Freshman Year Case Study

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1. What expectations did the coaches set for you in your freshman year? What were your personal goals? Going into my Freshmen year, the coaches had high expectations for me. I chose a school that had 4 out of the 5 offensive line spots open for competition. They told me that when they were recruiting me, and really just stressed if I had a good fall camp I would earn one of those 4 spots. My personal goal was to earn on of the four starting spots. I had a great offseason working out, unfortunately I came back to early from shoulder surgery and ended up medical redshirting 5 days into training camp. 2. What was your biggest fear going into freshman year? My biggest fear was not being good enough. The summer workouts I did with the…show more content…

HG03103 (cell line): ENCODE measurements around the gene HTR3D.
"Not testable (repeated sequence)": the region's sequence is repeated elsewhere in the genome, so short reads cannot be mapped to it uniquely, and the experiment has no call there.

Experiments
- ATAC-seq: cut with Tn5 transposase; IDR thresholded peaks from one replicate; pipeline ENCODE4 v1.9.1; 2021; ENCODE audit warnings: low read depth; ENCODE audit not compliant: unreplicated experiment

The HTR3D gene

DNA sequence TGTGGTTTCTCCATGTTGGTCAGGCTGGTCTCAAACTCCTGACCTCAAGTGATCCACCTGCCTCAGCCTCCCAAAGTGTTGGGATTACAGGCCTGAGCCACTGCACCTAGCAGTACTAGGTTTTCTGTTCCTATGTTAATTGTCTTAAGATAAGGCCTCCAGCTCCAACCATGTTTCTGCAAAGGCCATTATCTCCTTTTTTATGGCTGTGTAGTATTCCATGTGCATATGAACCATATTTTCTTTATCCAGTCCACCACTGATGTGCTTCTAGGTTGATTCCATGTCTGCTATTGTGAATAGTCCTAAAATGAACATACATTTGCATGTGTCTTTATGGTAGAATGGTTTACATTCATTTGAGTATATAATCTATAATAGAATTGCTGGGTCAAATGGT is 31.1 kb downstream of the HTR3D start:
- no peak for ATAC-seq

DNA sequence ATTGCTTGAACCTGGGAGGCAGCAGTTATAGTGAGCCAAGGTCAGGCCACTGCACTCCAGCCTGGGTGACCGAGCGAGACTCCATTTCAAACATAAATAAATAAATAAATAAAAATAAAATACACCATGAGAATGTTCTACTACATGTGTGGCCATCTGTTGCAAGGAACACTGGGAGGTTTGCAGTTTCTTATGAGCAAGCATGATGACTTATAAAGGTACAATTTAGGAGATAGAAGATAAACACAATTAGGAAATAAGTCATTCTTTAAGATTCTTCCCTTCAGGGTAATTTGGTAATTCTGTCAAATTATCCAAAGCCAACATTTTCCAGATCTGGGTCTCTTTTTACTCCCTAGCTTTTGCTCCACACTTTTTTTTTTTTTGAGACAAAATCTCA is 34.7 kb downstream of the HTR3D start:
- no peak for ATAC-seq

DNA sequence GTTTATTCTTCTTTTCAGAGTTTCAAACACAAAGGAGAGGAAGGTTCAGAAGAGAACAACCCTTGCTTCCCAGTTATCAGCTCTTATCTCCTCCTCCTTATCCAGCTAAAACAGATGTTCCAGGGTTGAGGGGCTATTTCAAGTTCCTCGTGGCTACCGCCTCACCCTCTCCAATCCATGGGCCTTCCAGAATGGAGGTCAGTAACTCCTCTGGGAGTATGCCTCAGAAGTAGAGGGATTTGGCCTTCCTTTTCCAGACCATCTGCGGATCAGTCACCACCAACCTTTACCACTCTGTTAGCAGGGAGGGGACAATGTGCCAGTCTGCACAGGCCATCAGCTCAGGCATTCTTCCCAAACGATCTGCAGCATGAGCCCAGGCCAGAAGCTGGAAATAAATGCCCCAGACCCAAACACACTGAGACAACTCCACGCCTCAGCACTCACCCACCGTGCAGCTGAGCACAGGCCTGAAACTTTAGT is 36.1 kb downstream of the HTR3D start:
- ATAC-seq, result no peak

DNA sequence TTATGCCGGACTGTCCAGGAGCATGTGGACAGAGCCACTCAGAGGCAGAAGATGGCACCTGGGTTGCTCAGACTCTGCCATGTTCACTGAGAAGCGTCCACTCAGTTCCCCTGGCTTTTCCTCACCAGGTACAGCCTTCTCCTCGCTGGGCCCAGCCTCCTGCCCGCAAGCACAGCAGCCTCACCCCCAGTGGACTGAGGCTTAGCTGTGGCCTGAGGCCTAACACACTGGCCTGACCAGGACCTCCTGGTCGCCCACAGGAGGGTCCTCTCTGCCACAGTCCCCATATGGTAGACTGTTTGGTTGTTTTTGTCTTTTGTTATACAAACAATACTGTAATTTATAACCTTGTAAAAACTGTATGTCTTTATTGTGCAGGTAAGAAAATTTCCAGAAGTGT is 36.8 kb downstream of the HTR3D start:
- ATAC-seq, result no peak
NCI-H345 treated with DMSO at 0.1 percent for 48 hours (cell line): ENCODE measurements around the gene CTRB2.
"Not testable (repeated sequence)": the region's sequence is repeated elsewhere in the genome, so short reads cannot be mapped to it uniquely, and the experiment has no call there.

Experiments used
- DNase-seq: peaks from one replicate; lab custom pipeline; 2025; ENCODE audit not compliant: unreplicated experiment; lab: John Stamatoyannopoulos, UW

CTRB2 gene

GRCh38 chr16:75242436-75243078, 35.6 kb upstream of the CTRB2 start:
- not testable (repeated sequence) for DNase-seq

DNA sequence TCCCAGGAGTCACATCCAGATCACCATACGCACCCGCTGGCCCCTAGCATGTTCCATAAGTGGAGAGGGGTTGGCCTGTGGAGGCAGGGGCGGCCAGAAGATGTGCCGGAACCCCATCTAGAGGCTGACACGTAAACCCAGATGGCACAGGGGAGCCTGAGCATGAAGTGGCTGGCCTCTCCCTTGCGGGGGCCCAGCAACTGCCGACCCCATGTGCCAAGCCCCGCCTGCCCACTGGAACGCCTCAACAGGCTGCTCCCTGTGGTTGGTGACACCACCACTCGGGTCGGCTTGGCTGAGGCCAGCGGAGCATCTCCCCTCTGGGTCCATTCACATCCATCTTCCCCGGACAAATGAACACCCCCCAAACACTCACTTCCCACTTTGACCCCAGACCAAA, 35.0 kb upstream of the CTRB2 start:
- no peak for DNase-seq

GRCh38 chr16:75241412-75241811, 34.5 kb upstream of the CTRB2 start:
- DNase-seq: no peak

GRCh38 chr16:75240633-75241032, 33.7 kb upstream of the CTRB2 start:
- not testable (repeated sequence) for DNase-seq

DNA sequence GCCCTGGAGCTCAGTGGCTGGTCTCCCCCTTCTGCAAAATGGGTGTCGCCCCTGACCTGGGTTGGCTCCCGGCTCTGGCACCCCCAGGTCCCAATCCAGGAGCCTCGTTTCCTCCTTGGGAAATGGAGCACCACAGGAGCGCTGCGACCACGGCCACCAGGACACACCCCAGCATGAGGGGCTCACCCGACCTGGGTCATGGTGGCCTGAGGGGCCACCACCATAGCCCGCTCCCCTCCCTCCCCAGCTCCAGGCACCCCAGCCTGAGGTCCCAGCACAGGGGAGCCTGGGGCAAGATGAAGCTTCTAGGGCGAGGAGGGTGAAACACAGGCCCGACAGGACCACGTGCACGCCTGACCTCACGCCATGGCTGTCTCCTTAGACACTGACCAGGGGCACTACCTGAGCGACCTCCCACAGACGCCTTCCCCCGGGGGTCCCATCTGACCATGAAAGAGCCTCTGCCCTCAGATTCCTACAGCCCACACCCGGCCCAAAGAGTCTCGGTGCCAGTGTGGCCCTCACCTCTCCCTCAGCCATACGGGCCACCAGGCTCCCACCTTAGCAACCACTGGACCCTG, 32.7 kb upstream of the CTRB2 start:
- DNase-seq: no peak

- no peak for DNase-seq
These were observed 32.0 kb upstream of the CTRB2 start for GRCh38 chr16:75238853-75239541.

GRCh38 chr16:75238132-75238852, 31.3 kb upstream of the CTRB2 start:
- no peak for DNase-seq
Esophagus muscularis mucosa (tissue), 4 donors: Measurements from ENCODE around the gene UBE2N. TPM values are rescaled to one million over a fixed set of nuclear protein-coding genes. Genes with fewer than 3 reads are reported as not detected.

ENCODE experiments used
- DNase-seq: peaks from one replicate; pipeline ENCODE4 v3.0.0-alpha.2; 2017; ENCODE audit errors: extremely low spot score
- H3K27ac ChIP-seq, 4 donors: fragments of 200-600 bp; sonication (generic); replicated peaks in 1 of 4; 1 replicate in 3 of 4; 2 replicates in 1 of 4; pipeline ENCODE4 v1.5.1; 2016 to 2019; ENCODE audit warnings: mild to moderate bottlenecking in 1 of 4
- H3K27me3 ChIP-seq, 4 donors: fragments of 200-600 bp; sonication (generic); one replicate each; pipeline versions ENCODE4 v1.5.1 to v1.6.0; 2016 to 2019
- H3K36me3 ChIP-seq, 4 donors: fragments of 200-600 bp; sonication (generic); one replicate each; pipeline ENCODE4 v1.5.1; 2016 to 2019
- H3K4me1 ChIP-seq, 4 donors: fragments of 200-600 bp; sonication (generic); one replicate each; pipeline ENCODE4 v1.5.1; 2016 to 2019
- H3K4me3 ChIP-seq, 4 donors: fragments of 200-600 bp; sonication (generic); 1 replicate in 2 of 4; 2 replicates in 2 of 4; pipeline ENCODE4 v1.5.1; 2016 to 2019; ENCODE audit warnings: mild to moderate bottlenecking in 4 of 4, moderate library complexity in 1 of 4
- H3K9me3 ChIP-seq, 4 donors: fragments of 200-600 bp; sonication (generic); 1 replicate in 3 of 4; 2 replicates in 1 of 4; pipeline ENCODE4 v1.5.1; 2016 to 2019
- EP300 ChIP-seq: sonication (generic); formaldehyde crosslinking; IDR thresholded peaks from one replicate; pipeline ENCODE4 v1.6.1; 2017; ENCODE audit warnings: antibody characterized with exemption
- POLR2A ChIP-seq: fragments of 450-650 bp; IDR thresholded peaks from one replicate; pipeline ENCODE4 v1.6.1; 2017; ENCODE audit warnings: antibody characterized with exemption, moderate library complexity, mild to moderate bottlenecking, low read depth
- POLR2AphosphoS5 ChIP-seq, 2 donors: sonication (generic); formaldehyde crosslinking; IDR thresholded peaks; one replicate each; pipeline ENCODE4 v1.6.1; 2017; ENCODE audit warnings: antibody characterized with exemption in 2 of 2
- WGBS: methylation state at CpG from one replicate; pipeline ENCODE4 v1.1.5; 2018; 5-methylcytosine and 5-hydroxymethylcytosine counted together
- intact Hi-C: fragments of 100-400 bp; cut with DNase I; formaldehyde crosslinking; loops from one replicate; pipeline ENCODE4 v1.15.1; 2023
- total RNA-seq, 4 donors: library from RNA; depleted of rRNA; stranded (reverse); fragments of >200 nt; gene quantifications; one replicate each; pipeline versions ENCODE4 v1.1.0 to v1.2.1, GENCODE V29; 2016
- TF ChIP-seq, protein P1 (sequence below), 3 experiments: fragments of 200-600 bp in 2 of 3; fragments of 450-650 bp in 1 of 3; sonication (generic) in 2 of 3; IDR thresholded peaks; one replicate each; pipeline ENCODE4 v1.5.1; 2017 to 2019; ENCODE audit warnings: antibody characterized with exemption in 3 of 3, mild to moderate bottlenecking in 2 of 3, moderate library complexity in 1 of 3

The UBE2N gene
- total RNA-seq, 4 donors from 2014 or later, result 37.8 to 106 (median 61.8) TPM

In high school I could get away with not watching as much film on a opponent. In college if you would do that, eventually you’re going to get exposed. Another big one was how important it was to watch your practice film. The coaching staff at Hamline really stressed getting better at one thing everyday. The guys that took them seriously where the ones that ended up playing at the end of the year, and they where also the most improved. 4. What was one misconception you had going into college that turned out to be false? Was there any that turned out to be true? Going into college I was a little worried about how close the team would be. Having everyone be from different parts of the country with different backgrounds can be challenging. However, I would say that my college team is closer than any other team I have played on because there isn 't any cliques. The team is always hanging around each other and no one is ever not allowed. One that turned out to be true is I thought the whole team was going to care a lot more than in high school. It was weird to me to see some kids not really care. At the D3 level anyone can play, so you have some kids that are talented and got recruited, but don’t really like to work. They’re more caught up into doing college things, instead of really caring about
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